2. When I was forty two I applied to teach English in the local college (north of France). I have a PGCT from Goldsmiths’. Not good enough. It doesn’t count in France. I’d have to take the two year course again. Okay, I said wearily, I’ll do it. No you won’t, said the man at the rectorat, you’re too old. They wouldn’t even give me the job of English assistante, gave it to an American student instead. She lasted exactly one month then went back to the US. They still wouldn’t have me, preferred to wait until the following April for a US replacement. How to make a person feel useless.

      3. I see a series of posts here about getting, not getting, jobs past 40.

        I was offered a proofreading job in Spain. Except, the part time terms, and the hours and any actual work suddenly changed when I was offered the job. It was weird. I lay in the bath and my partner told the on my behalf to stick it because I was getting bored by then. There was nothing concrete. Don’t tell me it’s three months part-time and then say, well actually, it could be anything and we have no definite start date and it could involve shifts. And so went an unpromising job down the plughole. Of my bath.

        Anglo French hate affair? American accent preferred? But 42? Too old? Jeez. So the EU has anti-discrimination laws yes? ha ha ha.

      4. I found out later that this bloke was talking out of his arse, that there was no reason why I wouldn’t have been accepted on the course. It’s true that the French think they can teach English simply by giving French primary school teachers a crash course in do-you-speak-English. But it’s the same for translation. They don’t understand the thing about translating into your mother tongue. They think they can do it just as well.

      5. Who knows what his agenda was, but he certainly wasn’t in the business of giving a local girl a break. My French is pretty good too, but I’d never dare translate into it. You can be sent to the guillotine for messing about with the French language 🙂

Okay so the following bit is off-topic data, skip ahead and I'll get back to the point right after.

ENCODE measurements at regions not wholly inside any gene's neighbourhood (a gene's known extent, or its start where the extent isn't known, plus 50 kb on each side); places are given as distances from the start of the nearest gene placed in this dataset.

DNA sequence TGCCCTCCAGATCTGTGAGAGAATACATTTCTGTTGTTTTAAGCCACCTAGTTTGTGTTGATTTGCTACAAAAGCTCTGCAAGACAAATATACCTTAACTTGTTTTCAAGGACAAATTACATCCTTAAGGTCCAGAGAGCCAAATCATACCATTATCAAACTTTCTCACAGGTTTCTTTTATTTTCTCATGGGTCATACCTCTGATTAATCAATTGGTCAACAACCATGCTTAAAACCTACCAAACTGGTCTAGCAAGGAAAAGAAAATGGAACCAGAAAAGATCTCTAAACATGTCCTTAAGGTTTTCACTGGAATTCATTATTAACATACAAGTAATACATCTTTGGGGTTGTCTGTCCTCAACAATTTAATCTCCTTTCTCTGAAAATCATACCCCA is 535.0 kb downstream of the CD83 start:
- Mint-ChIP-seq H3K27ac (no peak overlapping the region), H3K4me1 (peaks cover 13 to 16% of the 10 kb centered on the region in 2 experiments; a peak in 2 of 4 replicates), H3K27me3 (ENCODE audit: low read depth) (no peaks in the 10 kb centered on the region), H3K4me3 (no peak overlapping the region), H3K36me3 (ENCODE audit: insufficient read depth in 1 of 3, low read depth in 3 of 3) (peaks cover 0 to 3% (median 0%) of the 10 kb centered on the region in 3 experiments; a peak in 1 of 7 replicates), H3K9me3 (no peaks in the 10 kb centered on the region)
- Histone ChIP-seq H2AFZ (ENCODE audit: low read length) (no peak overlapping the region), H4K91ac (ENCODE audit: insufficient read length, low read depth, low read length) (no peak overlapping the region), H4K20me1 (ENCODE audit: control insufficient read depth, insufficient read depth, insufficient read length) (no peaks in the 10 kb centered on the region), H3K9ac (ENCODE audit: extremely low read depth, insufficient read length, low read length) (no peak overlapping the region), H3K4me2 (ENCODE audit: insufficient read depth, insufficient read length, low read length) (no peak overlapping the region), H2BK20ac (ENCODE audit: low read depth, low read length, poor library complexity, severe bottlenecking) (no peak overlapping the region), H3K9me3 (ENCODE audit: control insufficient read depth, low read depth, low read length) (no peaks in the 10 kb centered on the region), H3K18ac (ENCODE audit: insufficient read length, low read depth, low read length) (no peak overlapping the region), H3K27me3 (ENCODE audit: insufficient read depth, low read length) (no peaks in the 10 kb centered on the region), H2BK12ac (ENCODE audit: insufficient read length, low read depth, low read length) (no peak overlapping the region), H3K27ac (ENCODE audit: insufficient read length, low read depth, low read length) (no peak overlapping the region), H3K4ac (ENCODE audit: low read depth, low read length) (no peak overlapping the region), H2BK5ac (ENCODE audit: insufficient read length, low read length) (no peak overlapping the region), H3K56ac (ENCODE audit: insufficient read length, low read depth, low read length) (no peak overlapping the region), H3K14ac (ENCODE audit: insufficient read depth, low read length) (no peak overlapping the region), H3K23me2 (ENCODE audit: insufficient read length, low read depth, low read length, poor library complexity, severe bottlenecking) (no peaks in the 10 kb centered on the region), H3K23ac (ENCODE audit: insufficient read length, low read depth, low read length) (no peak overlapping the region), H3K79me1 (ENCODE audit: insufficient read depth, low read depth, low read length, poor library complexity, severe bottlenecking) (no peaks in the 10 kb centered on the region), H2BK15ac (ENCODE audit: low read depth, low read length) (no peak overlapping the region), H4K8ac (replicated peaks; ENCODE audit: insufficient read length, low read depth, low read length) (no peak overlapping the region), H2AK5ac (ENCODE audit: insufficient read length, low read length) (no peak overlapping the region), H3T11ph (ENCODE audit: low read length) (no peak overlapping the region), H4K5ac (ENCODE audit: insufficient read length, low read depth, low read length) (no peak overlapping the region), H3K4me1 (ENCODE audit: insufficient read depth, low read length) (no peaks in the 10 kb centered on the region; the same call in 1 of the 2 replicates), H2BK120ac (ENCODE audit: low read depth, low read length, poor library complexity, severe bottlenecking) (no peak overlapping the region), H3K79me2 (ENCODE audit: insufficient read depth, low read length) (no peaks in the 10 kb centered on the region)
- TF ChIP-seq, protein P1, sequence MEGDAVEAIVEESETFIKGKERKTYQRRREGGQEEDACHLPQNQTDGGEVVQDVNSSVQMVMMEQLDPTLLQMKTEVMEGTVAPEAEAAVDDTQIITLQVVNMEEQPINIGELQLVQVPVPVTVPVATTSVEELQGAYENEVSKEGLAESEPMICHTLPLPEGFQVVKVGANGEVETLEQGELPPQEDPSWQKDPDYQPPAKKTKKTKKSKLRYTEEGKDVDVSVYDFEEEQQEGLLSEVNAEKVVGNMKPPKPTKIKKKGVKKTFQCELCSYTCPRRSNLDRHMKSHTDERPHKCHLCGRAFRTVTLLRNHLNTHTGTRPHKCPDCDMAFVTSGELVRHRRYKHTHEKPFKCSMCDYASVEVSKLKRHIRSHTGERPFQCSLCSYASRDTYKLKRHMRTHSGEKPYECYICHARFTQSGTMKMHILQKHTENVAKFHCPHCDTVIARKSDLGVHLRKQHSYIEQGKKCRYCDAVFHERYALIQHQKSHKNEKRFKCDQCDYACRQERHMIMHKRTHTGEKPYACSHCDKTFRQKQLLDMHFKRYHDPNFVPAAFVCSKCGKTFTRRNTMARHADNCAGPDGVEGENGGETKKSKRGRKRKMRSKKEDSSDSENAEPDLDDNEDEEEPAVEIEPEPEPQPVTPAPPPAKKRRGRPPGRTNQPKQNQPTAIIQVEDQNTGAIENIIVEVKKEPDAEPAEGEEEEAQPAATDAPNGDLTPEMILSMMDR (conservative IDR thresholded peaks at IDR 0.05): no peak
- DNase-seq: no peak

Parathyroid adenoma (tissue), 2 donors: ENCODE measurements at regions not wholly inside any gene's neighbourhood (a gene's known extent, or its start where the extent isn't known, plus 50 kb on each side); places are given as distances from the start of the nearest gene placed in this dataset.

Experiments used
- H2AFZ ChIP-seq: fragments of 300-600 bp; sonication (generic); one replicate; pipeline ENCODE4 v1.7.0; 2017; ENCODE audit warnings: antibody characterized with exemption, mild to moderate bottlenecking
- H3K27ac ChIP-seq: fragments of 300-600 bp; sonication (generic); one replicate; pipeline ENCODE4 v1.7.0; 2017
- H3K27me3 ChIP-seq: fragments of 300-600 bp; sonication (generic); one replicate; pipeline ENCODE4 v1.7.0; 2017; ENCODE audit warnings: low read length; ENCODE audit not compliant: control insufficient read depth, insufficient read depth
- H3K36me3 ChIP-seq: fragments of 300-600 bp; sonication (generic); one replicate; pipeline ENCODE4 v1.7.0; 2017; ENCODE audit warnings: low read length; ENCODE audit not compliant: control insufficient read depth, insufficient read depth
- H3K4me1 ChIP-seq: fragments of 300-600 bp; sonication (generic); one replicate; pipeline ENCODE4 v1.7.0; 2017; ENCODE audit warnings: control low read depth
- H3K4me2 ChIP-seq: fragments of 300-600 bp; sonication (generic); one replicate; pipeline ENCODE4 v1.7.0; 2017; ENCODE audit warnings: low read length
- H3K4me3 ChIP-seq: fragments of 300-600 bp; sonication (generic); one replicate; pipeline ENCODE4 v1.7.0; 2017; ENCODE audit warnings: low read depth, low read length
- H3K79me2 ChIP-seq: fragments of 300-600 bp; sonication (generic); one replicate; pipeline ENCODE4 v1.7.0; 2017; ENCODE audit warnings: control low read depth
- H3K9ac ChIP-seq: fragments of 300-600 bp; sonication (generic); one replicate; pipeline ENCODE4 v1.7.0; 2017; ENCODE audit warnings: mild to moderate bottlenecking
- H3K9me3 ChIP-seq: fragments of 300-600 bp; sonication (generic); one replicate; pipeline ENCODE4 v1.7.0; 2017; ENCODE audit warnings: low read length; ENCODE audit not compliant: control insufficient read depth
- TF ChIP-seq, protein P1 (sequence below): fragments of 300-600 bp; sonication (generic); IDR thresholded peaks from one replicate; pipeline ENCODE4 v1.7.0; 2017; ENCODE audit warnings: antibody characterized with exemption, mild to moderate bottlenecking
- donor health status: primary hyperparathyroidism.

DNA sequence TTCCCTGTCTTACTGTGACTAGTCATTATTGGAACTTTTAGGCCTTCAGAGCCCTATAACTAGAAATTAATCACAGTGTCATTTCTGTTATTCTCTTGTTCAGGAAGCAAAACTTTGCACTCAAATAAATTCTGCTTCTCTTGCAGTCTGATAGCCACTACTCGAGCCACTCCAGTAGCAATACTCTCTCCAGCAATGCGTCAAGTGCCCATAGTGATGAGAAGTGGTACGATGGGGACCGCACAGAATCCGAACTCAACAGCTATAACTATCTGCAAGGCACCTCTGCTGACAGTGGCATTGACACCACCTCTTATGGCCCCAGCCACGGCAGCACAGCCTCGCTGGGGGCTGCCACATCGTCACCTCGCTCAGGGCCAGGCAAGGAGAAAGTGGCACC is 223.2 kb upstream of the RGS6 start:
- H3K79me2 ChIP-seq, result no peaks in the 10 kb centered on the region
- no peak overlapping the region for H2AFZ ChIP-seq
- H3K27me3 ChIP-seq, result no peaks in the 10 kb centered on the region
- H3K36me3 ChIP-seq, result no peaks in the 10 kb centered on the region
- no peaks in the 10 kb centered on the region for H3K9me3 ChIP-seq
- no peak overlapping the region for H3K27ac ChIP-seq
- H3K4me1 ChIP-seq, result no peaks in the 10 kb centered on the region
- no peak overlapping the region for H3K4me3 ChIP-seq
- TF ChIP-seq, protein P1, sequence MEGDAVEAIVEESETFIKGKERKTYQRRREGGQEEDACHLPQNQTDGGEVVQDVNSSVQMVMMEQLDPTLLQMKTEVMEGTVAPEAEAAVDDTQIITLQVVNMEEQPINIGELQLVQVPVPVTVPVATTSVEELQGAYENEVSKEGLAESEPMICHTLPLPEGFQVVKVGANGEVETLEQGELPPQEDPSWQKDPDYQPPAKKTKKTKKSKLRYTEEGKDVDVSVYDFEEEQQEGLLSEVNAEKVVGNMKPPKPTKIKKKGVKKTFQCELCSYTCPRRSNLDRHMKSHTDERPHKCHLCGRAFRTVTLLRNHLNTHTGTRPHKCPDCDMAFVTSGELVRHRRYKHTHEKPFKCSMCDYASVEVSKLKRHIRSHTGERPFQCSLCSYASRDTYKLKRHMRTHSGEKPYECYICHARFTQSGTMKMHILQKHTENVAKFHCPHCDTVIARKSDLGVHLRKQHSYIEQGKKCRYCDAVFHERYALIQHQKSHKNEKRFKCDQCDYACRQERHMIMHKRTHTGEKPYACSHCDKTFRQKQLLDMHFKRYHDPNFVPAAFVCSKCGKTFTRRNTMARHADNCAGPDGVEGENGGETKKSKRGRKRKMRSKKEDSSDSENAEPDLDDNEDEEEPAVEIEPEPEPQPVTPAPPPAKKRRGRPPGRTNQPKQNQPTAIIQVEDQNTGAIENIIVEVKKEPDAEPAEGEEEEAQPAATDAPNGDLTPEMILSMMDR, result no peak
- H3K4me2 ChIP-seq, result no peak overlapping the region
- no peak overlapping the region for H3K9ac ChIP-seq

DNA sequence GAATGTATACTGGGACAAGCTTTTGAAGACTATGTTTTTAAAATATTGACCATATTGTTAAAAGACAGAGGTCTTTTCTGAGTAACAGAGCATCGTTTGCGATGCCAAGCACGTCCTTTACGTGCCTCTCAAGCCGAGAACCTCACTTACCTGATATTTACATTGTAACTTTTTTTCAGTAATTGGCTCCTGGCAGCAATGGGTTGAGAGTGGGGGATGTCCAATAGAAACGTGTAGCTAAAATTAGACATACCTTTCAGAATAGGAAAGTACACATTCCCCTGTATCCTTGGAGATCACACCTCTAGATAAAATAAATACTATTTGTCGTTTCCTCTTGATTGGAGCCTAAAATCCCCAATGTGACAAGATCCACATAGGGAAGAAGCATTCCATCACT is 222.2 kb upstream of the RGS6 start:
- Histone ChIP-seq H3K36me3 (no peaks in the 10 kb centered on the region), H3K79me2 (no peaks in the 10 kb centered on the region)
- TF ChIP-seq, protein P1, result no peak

2. I guess my erotic supernatural spy book is off the table. But seriously, good on you. Lots of people want and need a good editor. Keep us posted.

      1. You have a skill, others need it, and you’re good at it. Not advertising, informing, and perfectly reasonable and I think that someone will say, great! I need this and I am glad this person can offer it. More than one someone.

  3. As I’m reading through your series of stories, and of course, through what you post here, even if some of the posts aren’t as time consuming as let’s say, one of your collections etc. – I know you will be more than an excellent editor. You have the skill – it shows in the quality of your writing. So definitely Good luck – and well, nothing ventured nothing gained.

      1. I hope that you do – anyone who starts with a solid or at least a semi-solid base and asks for your paid help would benefit for your gifts and experience. 🙂

      2. I actually enjoy fiddling with text, but as you say, a solid text is a bonus. I’m not sure that I’d want to take on something that read like utter drivel. Re-writing is a different ball game altogether!

      3. you’re right – having to ghost write is another thing altogether – and I’ve been in university workshops where “writers” offer up the most basic pieces that wouldn’t pass a grade 8 grammar class, so whatever “spark” of an idea, no matter how brilliant, is totally lost in all the “red.”
        Hopefully you get work that is solid to begin with and just needs the “critical eye” to help polish it up to its “finished place.”